January 15, 2019
BSV-Powered Passports – Visions for Bitcoin from Dr Craig S Wright
nChain’s Chief Scientist Dr Craig S Wright has continued with his weekly series on his Medium account, revealing new applications and uses for Bitcoin (possible exclusively on Bitcoin SV, because they use nChain intellectual property). In the powerful series, Wright shares his ideas about and expertise on new ground-breaking applications and services—made possible on the Bitcoin SV blockchain.
Wright’s second entry in the series is entitled “Smart-card-based mobile wallets,” and focuses on the use of electronic cards (“smart cards”) to facilitate secure, feasible, yet user-friendly system authentication through a Bitcoin (SV) wallet. The solution is an enhanced application of nChain’s patent innovation for “Security through a Personal Device and Determined Common Secret,” which through the use of a biometric (think fingerprints) smart card allows for greater ease of use and security in passports / personal identification cards, communication channels, payments, or file encryption.
Businesses and institutions offering identification services can save costs by gaining in reliability, security, and speed through several aspects of the innovation:
- Security: New key pairs are formed for every transaction (and thereby access), which form a common secret that is broken up and collectively stored amongst a smartphone, a smart card, and the BSV blockchain—ensuring a security breach of one part (say losing and giving unauthorised access to the smart card) does not allow faking identification or grant access to a fund or file.
Because mere public parts of the common secret are exchanged, communication channels are kept in check, as they are not exploitable in a security breach.
At the same time, the smart card need not be the “all-or-nothing” ticket of entry; a master key can be distributed as a backup in a safe—where knowledge of such existence is kept amongst close friends or family. For additional security, the release of funds is directed towards a new wallet that an attacker is equally unlikely to have access to.
- Authenticity of devices and their access is ensured through digital-signature verification at every exchange of information. “Identity keys” allow backups and repeated use of the same card as the identity key is never exposed in a Bitcoin transaction. For the same reason, the system is always in (literally) direct hands of the user—maintaining the user’s control and privacy—where wrongdoings by authorities would have to be transparently justified—encouraging honest government proceedings.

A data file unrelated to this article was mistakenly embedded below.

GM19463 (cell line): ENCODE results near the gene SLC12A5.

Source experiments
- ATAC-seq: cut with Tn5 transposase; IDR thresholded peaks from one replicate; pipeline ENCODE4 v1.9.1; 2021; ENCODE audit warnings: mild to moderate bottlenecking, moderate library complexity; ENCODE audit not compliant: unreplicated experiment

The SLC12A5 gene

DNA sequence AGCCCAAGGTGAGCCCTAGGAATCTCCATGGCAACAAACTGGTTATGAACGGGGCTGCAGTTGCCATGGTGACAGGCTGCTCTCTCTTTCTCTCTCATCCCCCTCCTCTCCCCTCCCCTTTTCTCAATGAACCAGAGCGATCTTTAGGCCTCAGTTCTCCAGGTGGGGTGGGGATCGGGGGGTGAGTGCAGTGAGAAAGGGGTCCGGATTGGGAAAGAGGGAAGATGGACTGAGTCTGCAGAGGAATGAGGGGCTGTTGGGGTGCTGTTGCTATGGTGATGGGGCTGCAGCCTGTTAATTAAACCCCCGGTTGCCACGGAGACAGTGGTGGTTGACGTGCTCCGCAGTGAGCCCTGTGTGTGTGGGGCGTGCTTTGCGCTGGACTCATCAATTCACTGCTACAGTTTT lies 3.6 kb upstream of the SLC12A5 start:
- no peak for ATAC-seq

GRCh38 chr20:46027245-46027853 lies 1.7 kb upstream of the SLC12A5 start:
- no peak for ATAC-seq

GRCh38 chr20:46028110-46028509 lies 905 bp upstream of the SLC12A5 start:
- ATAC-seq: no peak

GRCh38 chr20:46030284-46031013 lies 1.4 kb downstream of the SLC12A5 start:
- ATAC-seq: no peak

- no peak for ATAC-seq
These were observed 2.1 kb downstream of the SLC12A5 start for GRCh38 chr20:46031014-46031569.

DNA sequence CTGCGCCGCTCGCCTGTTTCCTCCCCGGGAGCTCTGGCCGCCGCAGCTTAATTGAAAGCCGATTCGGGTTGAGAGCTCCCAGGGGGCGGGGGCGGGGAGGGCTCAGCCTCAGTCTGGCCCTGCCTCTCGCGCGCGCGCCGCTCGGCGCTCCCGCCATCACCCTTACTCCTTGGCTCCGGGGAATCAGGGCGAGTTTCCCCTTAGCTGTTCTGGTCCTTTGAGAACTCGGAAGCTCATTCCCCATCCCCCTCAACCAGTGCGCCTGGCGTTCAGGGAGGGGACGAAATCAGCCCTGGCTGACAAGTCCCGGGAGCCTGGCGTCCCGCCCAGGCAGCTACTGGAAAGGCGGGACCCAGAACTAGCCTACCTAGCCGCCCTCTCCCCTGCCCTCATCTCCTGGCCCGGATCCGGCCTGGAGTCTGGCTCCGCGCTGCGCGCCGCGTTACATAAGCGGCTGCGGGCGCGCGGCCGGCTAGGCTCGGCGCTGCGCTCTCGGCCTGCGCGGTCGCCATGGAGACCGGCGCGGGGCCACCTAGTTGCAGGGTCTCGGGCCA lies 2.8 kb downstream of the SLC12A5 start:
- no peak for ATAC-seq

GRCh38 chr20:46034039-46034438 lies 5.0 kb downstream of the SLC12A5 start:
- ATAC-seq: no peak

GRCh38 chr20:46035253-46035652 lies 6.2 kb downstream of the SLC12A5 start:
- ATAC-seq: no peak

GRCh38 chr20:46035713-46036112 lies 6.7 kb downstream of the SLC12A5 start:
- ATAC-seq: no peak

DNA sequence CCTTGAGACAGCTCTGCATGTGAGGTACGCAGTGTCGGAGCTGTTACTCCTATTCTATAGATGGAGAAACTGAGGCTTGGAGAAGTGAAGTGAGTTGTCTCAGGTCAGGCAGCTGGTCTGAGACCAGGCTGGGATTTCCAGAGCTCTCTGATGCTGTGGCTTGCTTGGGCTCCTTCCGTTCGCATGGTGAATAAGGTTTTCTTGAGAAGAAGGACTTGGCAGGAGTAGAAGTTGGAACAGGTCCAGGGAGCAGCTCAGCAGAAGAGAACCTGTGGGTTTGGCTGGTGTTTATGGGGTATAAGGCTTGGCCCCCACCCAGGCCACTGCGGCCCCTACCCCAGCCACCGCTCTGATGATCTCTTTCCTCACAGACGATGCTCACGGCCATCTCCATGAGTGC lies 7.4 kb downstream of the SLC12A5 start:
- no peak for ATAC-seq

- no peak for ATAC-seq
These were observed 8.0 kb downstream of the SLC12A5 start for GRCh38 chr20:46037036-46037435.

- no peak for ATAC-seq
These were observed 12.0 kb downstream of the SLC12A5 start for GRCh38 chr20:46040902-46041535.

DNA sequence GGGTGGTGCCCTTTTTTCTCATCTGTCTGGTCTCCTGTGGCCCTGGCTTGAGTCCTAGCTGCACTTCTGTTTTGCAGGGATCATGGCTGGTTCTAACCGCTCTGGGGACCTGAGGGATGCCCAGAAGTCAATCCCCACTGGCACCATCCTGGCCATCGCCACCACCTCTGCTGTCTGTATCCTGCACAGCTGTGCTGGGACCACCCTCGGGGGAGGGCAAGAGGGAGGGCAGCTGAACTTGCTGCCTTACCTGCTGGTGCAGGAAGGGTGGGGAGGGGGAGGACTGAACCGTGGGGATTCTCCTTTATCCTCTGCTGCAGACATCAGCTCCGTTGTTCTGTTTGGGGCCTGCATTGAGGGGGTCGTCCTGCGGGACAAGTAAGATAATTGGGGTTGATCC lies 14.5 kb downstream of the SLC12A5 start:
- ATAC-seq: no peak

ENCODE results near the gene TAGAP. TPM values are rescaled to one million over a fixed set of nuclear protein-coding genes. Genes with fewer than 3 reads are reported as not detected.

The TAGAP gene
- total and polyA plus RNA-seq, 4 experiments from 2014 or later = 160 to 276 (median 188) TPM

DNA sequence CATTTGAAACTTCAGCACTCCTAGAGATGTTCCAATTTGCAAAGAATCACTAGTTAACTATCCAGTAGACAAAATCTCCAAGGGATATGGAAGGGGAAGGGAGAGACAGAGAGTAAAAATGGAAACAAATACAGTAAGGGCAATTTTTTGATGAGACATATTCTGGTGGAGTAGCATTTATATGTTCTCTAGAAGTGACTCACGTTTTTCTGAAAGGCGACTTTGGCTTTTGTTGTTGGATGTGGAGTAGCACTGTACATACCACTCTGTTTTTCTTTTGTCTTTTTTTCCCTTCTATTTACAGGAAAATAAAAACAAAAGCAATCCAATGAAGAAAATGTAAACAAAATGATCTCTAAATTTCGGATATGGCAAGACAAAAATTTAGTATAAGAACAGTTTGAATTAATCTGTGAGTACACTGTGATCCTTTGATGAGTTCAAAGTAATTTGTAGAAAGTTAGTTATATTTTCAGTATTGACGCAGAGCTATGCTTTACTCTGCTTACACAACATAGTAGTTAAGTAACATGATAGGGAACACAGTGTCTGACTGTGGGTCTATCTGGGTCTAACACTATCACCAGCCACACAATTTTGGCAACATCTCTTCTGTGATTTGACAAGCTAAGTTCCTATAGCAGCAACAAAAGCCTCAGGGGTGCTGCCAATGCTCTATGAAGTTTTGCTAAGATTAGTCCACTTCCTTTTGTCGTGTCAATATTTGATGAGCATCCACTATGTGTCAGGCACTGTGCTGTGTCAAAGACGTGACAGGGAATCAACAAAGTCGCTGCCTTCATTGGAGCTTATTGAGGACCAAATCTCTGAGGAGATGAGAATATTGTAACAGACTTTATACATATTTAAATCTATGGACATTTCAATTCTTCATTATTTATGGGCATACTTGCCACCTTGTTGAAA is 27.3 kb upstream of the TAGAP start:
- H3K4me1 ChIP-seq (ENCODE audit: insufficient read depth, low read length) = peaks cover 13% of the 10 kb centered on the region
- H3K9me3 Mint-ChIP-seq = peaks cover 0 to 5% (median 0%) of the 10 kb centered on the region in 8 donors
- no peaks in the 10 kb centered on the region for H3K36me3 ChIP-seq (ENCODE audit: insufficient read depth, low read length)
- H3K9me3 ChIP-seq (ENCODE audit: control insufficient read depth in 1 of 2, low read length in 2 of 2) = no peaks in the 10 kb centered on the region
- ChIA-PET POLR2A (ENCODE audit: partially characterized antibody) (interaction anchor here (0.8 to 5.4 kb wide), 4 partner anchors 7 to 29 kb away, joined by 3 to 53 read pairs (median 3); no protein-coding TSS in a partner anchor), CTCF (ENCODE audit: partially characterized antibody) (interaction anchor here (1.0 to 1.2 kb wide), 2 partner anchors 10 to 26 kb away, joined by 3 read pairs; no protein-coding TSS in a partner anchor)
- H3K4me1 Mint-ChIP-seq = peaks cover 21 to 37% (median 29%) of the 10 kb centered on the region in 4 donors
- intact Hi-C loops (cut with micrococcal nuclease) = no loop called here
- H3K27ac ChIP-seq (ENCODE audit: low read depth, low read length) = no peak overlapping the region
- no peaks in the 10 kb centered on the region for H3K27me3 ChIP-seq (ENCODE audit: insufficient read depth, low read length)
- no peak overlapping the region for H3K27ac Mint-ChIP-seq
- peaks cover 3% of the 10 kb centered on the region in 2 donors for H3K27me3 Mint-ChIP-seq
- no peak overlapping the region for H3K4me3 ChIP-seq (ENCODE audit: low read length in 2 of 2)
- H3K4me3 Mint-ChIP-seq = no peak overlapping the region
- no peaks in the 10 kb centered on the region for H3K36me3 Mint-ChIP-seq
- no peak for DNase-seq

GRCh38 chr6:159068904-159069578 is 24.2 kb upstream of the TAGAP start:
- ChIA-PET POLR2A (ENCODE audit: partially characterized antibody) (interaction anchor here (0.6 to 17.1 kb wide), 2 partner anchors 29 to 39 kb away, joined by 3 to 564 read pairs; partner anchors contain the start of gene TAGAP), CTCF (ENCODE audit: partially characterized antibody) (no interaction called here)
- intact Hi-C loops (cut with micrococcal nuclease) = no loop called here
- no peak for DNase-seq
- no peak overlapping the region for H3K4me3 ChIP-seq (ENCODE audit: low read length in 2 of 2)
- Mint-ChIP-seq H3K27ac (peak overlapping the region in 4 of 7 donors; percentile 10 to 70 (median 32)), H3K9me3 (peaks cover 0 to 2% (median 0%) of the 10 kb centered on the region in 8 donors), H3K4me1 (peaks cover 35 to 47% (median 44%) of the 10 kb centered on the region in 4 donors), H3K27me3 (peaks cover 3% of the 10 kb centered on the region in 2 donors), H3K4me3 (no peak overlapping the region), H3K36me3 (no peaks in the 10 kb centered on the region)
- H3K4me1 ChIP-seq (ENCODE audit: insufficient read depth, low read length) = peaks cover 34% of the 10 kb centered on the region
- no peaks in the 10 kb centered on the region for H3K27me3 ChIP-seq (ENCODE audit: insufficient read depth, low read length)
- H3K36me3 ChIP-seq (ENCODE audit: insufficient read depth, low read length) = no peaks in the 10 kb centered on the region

Channel authentication such as for VPN servers also forms a primary use case for military calls, for example, where the “true” identity is of severe importance.
File encryption is another application, which Wright more specifically covered in his previous entry here.
- Ease of use: A new key pair for every point of access exceeds security measurements of resetting one’s password or passphrase after every use, yet is formed at such convenience where it does not require additional action or awareness from the user.
Biometrics, such as fingerprints, enhance security measurements which are unique to the user’s identity.
- Authorised access can be personalised based on individual spending and identification behaviour and risks, similar to how contactless NFC payments allow payments up to a limit of around $20. In other words, simple access to the London Underground may not require fingerprint authentication, but buying a car or a flight ticket may (instead of providing clumsy credit-card numbers).
- Speed and reliability: Current standards such as facial recognition for passport controls suffer from slow confirmations, and are dependent on the security measurements of the authority’s private infrastructure; infrastructure exceeding in cost and lacking in security and reliability, when compared to a secure public blockchain such as Bitcoin SV. And for the user, smart cards mean: when arriving at the airport, no more waiting in the queue.
Such new possibilities are becoming feasible because of the efficient and secure database that Bitcoin SV provides; and the integrated use of BSV transactions allows direct and efficient monetisation. The benefits are reflected in substantial cost savings, yet offer greater reliability and ease of use.
The technology can be implemented in a smart card, but also a smart watch, or even as a direct integration into one’s passport.
Implement the new BSV-powered identification system (the “BSV Pass,” “bID,” or “bCard”—you name it), and follow more exciting new applications and solutions by reading Craig Wright’s entry here.